I'm interested because I wrote an app-specific indexer, but with requiring "interactive" query response times over a couple TB, for multiple users. But that was years ago, before LevelDB and Snappy, and Kyoto Cabinet had far too much overhead per kv), and on small CPUs and a single 7200rpm disk. I got compressions rates of 5 to 6 using QuickLZ; a non-trivial gain.
I was looking at this problem space again and considering a delta+int compression approach to offsets, given they're just incremental. (And there are cool SIMD algorithms for 'em.) But it sounds like SSTable + fscache is fast enough, wow, that's pretty cool!
The decompression of blocks in some apps doesn't have to be much of a penalty if there's a reasonable amount of clustering going on in the sample set. What I did was instead of just splitting blocks on time, I segmented them based on flow and time. I did L7 inspection, and an old quad-core Core2 could handle 1Gbps, so 10Gbps is probably achievable nowadays, certainly for L4 flows. That way there's great locality for most queries.
Further, the real cost is the seek, and transferring a few more sectors won't cost as much. If you're using mmap'd IO for reading, you might be able to compress pages and not pay any IO penalty, right? And in fact, it might even reduce the number of seeks, due to increasing clustering of packets onto the same page. And I think some of the fastest compression algorithms only look back a very small amount, like 16K or 64K anyways? Although, this is probably easier done just by using a compressed filesystem cause the cache management code is probably nontrivial.
As far as compressing offsets, I haven't done any specific measurements but my intuition is that snappy (really any compression algorithm) gives us a huge benefit, since all offsets are stored in-order: they tend to have at least 2 prefix bytes in common, so it's highly compressible.
I experimented with mmap'ing all files in stenographer when it sees them, and it turned out to have negligible performance benefits... I think because the kernel already does disk caching in the background.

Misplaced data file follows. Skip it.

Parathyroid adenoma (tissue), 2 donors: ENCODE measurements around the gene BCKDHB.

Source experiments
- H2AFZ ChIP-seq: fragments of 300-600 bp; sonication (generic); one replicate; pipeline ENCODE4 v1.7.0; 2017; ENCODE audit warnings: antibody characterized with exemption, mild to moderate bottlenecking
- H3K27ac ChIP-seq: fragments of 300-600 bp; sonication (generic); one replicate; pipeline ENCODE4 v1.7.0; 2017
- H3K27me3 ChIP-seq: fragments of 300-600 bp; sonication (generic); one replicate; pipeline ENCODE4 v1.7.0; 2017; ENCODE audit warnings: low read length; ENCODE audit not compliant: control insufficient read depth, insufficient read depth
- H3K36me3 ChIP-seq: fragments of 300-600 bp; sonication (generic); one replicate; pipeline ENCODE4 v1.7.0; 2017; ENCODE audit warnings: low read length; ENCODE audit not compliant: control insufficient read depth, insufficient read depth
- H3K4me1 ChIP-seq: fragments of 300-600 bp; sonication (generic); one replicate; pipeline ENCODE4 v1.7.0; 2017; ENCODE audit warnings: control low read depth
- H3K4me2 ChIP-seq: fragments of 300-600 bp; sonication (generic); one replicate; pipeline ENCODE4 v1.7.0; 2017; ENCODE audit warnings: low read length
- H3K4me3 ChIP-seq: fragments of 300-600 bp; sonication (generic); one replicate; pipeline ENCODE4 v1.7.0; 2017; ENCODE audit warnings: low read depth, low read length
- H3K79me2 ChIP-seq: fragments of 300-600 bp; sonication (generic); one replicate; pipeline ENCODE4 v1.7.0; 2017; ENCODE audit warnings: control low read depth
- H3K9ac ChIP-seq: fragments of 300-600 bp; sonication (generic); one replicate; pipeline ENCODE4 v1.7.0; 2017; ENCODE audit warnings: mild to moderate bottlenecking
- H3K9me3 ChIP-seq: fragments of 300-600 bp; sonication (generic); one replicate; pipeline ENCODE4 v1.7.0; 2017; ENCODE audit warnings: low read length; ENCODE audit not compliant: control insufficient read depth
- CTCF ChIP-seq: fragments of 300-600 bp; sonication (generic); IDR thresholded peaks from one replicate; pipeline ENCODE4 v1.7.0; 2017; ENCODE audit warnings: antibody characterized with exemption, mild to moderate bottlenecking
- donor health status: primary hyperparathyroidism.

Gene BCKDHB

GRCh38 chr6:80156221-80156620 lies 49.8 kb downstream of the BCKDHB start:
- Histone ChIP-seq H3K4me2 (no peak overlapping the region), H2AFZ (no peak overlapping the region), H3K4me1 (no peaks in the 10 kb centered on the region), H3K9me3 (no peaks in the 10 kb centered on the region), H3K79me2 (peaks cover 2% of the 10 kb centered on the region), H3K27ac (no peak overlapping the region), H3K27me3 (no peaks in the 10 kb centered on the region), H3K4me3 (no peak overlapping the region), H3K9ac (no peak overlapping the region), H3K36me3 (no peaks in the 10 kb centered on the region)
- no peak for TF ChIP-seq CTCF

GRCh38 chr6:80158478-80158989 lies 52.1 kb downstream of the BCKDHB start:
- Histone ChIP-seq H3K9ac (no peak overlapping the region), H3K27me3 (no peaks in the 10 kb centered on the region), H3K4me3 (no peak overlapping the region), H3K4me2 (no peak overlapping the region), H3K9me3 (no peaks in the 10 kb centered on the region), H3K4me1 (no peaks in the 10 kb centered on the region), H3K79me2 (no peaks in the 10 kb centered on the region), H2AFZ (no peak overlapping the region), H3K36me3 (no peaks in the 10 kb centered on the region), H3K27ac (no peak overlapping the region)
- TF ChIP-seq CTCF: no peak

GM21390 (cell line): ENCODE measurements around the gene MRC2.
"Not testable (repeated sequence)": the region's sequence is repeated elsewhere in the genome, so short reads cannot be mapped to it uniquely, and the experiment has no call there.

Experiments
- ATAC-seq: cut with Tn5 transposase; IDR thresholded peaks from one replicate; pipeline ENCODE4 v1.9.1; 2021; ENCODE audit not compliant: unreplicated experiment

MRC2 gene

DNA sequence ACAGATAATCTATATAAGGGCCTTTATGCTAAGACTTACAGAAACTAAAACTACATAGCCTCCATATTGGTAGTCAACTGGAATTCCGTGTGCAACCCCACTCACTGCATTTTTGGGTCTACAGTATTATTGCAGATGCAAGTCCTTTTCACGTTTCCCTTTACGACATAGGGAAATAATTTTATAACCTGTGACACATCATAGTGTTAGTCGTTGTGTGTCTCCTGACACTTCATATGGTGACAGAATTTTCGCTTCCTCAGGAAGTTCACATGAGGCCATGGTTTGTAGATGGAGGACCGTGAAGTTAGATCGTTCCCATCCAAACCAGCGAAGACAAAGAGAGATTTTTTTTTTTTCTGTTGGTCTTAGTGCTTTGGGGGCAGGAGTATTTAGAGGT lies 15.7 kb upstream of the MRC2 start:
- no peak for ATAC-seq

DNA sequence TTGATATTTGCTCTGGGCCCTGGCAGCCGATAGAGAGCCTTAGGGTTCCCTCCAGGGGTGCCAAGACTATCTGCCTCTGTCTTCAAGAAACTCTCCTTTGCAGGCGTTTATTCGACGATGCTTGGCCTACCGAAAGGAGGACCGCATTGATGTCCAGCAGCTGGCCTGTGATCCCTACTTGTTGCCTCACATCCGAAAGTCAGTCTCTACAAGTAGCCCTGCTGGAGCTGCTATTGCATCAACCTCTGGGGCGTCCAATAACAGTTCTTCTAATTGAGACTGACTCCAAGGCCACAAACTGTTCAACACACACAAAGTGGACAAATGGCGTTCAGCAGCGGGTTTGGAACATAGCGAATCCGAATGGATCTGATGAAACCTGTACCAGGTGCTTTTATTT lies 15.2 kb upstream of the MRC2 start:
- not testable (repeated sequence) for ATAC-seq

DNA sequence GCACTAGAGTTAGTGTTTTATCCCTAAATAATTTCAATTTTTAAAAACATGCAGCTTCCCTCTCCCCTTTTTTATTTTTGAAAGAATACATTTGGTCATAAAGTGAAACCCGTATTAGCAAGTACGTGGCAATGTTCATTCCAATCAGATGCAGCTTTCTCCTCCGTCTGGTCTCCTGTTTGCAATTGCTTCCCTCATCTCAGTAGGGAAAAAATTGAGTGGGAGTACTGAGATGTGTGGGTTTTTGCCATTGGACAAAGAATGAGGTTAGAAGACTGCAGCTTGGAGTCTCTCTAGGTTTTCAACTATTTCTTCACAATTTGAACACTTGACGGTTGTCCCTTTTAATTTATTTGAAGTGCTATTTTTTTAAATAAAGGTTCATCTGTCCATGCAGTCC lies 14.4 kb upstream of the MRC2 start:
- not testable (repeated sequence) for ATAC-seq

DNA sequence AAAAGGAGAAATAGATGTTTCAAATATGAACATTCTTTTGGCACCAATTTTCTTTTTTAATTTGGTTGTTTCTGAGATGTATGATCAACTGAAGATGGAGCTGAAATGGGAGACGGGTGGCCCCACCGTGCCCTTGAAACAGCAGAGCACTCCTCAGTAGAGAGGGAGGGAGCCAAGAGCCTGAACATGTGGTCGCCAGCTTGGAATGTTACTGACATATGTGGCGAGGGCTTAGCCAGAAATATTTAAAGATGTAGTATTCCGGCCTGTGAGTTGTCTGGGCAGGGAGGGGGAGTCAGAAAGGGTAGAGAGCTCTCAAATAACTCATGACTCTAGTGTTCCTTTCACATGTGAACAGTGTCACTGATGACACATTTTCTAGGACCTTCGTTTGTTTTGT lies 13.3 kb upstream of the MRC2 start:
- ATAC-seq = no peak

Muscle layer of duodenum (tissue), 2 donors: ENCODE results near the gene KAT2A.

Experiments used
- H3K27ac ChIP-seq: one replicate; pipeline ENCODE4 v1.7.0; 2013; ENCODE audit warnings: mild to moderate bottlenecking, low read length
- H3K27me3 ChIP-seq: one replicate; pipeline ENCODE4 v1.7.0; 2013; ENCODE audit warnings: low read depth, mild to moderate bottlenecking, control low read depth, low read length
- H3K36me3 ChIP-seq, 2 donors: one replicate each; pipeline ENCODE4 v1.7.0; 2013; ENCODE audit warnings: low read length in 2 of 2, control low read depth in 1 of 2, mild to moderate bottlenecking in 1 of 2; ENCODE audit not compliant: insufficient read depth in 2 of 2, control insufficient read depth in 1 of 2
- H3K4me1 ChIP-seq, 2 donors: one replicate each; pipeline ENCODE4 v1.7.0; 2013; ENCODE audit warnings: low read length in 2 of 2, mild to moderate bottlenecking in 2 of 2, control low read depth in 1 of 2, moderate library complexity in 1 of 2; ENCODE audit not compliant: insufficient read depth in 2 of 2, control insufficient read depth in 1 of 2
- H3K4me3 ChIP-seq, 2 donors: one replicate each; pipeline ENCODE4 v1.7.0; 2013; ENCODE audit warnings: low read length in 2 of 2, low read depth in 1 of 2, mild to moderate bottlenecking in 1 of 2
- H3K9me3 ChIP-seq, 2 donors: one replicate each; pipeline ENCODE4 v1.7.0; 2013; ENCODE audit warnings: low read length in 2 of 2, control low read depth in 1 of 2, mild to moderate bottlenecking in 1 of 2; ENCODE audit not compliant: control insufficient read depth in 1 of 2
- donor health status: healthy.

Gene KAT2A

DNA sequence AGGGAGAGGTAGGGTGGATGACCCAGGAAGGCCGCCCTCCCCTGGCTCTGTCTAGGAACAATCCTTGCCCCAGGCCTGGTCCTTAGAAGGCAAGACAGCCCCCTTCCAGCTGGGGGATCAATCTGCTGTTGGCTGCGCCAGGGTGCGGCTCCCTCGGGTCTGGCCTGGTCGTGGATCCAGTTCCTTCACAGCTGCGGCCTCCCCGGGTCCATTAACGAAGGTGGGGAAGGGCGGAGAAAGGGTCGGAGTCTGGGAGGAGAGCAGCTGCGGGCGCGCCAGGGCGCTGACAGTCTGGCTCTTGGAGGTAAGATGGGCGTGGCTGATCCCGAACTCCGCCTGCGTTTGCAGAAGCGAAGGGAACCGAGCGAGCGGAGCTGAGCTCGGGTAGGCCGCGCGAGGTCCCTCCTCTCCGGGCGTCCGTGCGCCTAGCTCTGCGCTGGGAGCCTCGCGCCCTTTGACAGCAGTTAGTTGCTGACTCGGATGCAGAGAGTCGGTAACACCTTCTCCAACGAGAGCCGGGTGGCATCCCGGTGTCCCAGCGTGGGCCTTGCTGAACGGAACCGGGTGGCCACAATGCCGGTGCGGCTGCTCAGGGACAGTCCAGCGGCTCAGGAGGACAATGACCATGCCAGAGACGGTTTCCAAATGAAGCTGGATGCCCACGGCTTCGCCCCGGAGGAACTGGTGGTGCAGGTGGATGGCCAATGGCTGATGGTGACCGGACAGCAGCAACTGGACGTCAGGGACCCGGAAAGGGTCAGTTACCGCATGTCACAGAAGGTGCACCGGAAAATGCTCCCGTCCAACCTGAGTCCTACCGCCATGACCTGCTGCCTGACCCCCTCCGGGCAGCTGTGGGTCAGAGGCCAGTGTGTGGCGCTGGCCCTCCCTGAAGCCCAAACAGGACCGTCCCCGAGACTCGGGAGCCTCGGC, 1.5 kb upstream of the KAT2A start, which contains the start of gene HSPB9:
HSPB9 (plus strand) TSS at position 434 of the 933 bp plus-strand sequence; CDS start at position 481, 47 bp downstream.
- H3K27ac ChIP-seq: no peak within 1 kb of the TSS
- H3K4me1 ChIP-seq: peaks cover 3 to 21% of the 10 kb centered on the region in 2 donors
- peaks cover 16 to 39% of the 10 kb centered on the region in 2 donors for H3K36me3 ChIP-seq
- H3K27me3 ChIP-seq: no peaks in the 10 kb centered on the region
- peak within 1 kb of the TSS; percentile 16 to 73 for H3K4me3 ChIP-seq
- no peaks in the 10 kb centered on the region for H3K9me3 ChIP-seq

I think compression is something we'll defer until we have an explicit need. It sounds super useful, but we tend not to really care about data after a pretty short time anyway... we try to extract "interesting" pcaps from steno pretty quickly (based on alerts, etc). It's a great idea, though, and I'm happy to accept pull requests ;)
Overall, I've been really pleased with how doing the simplest thing actually gives us good performance while maintaining understand-ability. The kernel disk caching means we don't need any in-process caching. The simplest offset encoding + built-in compression gives great compression and speed. O_DIRECT gives really good disk throughput by offloading all write decisions to the kernel. More often than not, more clever code gave little or even negative performance gains.
I wonder how much would change if you were to use a remote store for recording packets, like S3 or other blob storage. In such cases the transfer time overhead _might_ make the compression tradeoff different. And the whole seek-to-offset might need a chunking system anyways (although I guess you can just Range when requesting a blob, but the overhead is much larger than a disk seek).